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Mold/Mold or efflorescence?


QUESTION: Hello, I have spent most of the past 10 years living in a small bedroom (10ft x 10ft), with little ventilation as I kept the windows and doors closed. There has been a white chalky bloom on my walls for as long as I remember. It has never got any worse than you can see in the attached pictures. Cleaning it is quite difficult, I used hot soapy water with a little bleach and wiped with a towel and gave it some elbow grease. 3 of the walls are plaster on brick, the 4th is just a thin partition wall after an extension, and the plaster is painted directly (no paper). All walls are affected by the bloom. Is this mold, or just a stain of some kind? I am a non-smoker. Thanks!

ANSWER: Barry,

Hard to tell the problem from these photos.  If the brick walls are even slightly moist during some seasons or after rain, then this could be efflorescence.  It does not look like mold.  If the room smells musty, then it could be mold.  If not, then it is probably caused from moisture in the plaster.  Have you considered allowing more ventilation?  That may help.  

Many factors may com into play here: type of heating system, is there central A/C, are the walls interior or exterior facing, are you above grade or below grade (in a basement), etc.

Feel free to ask additional questions and/or provide more information.


---------- FOLLOW-UP ----------

QUESTION: Hi, thanks very much for the reply! I live in the uk, so it's a bit of a colder climate here and I don't have an air conditioning unit. The heating system is gas central heating, and the room is located upstairs above ground level. I never thought the room smelled bad. The bloom was on all 4 walls. One of the walls is plasterboard to separate another bedroom and there is nothing on those walls. That room is a spare room though and not really lived in, also that side of the wall is papered.

The reason I'm asking is I've just finished gutting the room, replaced all the furniture, cleaned down all the walls thoroughly and put up new wallpaper with an anti-mold paste. I'll also be using a dehumidifier and a humidity monitor, and trying to maintain good air circulation. I'm a bit paranoid though that if its mold it will be in the walls and I'm just covering up its visibility.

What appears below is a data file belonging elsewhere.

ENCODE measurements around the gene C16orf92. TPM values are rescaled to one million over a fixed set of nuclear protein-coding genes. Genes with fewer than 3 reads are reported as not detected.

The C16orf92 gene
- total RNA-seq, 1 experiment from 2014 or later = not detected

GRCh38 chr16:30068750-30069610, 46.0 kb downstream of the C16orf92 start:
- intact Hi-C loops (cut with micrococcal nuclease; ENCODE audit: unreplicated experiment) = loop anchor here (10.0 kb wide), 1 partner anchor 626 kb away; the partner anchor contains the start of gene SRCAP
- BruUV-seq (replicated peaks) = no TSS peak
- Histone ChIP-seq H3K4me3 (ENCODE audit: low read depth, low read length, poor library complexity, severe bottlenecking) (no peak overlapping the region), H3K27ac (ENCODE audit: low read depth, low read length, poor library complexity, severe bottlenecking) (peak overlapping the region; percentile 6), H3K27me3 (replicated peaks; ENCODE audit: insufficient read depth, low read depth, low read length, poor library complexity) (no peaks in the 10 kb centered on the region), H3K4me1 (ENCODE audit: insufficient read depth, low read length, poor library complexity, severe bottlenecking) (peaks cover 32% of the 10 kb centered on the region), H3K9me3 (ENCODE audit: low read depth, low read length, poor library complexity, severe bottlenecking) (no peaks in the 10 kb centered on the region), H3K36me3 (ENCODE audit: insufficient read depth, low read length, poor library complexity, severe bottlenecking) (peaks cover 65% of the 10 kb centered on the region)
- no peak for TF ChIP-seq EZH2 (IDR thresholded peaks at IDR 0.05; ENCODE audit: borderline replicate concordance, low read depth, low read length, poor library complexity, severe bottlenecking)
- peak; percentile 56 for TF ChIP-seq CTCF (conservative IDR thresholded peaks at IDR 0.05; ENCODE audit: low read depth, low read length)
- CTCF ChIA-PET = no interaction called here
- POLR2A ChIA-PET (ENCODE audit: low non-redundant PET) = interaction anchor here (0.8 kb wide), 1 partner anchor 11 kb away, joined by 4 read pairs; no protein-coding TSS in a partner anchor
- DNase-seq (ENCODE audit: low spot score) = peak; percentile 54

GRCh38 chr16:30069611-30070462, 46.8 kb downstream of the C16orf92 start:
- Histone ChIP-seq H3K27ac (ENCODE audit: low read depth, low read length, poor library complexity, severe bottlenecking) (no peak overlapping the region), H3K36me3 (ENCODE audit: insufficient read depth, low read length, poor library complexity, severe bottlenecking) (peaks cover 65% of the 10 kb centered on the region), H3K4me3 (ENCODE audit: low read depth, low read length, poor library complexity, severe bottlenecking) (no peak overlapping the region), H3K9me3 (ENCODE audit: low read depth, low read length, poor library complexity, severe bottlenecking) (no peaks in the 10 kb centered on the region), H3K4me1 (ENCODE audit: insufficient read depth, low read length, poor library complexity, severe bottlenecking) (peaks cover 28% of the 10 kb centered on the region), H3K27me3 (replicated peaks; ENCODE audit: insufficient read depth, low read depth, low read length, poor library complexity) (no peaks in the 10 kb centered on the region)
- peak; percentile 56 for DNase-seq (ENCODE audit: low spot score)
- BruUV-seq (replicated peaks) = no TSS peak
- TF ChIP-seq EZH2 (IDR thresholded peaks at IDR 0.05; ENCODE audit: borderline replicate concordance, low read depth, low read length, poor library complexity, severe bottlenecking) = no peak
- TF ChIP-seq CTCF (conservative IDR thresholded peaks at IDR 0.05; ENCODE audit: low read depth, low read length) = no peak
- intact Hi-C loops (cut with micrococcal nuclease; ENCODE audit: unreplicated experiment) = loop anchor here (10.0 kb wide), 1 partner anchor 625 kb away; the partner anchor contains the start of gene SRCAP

If you are able to maintain the moisture content of the walls below 12-15%, and the relative humidity in the room below 50%, then even if there are dormant mold structures in the wall they should not be able to live or grow.   

Again, judging from your photos this does not appear to be mold, but instead some kind of leaching of minerals for some undetermined reason.  Hopefully your wallpaper will be an adequate cover-up.


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Steve Major (Principal -- Lakeland Environmental)


I can answer questions on indoor mold (fungal) infestations, indoor air quality, and indoor moisture problems. This includes mold testing, investigation, and remediation. PLEASE indicate your state or region, so I can provide the best possible answer.


I have extensive experience in the investigation, testing, and remediation of indoor fungal (mold) infestations, including the design and oversight of remediation projects, hands-on cleaning and removal, and safe work practices. I developed a successful mold remediator training and certification program, and have trained many mold workers and remediation supervisors in proper techniques. I have a strong knowledge of the ways in which moisture and airlow patterns in buildings can affect fungal growth and air quality.

BS Cornell University. IAQA Certified Mold Remediator. 40-hour HAZWOPER certification. NYS Department of Health Certified Training Director.

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